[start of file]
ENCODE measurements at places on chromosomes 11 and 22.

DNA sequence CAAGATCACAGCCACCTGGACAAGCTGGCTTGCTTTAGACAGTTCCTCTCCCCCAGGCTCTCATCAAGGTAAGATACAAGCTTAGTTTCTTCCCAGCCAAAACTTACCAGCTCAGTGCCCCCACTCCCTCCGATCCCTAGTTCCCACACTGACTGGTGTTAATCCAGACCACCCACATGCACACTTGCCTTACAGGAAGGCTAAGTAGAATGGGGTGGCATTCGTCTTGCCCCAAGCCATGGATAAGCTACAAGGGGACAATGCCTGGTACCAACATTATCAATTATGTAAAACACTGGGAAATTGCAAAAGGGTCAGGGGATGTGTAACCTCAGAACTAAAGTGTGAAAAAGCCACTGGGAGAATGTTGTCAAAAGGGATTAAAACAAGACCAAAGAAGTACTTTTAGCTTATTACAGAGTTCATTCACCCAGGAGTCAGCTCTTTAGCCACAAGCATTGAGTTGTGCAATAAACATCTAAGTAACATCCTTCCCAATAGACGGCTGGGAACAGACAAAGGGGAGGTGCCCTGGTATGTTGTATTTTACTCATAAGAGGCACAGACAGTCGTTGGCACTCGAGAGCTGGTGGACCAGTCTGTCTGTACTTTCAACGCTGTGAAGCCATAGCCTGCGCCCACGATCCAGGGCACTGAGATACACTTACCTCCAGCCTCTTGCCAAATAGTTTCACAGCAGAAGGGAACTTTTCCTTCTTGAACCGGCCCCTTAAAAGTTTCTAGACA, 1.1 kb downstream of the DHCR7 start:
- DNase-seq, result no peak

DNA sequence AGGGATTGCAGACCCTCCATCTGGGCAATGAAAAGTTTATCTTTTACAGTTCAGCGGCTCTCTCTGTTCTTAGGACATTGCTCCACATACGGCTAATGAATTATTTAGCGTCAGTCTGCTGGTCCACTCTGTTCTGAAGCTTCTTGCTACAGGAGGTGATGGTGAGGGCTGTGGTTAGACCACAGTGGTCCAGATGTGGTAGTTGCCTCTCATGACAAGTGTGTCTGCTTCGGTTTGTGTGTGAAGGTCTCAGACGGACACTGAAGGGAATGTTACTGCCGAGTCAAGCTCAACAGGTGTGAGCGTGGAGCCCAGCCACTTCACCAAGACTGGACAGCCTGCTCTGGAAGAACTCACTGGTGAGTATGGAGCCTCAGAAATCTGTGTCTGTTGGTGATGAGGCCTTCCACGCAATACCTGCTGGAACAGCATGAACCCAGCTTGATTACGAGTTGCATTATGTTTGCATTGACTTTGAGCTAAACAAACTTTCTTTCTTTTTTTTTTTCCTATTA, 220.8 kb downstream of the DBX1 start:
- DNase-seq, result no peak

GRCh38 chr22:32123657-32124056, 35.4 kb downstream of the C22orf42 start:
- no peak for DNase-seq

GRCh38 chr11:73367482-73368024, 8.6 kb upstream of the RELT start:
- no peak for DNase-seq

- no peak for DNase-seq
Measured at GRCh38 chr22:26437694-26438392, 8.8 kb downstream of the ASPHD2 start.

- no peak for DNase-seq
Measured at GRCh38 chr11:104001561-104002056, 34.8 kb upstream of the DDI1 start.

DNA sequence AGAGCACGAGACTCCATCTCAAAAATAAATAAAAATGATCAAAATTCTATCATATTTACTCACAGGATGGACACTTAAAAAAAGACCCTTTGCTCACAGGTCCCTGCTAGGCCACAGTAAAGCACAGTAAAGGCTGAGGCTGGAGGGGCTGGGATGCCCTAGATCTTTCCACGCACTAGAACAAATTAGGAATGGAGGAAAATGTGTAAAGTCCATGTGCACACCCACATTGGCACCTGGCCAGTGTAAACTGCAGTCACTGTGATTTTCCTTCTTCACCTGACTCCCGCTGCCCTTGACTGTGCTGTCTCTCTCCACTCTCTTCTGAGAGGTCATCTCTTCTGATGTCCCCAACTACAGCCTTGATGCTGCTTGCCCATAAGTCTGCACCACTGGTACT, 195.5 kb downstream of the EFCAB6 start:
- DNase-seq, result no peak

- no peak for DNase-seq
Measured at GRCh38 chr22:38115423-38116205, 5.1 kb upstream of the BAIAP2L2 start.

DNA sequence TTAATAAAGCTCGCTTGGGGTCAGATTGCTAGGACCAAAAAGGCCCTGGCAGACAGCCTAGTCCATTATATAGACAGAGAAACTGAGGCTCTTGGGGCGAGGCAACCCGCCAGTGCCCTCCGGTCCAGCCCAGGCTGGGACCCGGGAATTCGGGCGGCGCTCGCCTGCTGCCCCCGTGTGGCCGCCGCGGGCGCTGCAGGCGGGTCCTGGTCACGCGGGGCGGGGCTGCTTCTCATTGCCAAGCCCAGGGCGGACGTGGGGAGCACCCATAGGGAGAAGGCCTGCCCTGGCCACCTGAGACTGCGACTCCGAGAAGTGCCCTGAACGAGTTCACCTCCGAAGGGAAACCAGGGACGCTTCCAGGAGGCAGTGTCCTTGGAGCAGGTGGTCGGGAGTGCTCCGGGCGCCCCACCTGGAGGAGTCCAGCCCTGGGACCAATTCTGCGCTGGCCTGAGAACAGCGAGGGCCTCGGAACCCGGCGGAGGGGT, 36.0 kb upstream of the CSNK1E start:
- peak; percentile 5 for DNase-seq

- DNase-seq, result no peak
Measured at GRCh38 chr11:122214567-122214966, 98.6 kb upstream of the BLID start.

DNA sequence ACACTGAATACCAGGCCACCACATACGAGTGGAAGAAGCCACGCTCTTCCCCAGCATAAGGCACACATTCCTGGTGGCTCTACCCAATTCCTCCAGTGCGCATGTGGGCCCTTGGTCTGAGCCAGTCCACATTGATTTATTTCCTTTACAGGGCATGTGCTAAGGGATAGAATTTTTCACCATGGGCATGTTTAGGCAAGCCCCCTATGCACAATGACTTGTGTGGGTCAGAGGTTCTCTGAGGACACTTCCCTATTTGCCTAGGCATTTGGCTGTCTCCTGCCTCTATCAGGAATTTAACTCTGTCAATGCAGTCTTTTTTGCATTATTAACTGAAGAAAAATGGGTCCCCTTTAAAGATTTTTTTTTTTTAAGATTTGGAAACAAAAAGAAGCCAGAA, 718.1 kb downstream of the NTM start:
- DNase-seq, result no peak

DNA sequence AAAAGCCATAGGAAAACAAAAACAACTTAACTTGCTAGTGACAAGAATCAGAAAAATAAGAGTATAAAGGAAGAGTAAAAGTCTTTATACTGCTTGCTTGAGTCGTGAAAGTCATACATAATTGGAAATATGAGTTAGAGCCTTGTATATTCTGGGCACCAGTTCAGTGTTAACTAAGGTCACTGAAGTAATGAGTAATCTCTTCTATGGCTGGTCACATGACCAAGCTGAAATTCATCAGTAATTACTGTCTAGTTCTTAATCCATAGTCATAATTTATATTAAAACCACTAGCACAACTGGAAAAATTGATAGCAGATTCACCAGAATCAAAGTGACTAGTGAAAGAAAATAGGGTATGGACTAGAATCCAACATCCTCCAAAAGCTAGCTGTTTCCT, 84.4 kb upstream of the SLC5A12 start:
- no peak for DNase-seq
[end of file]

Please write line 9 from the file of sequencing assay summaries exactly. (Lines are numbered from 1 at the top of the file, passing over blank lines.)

- no peak for DNase-seq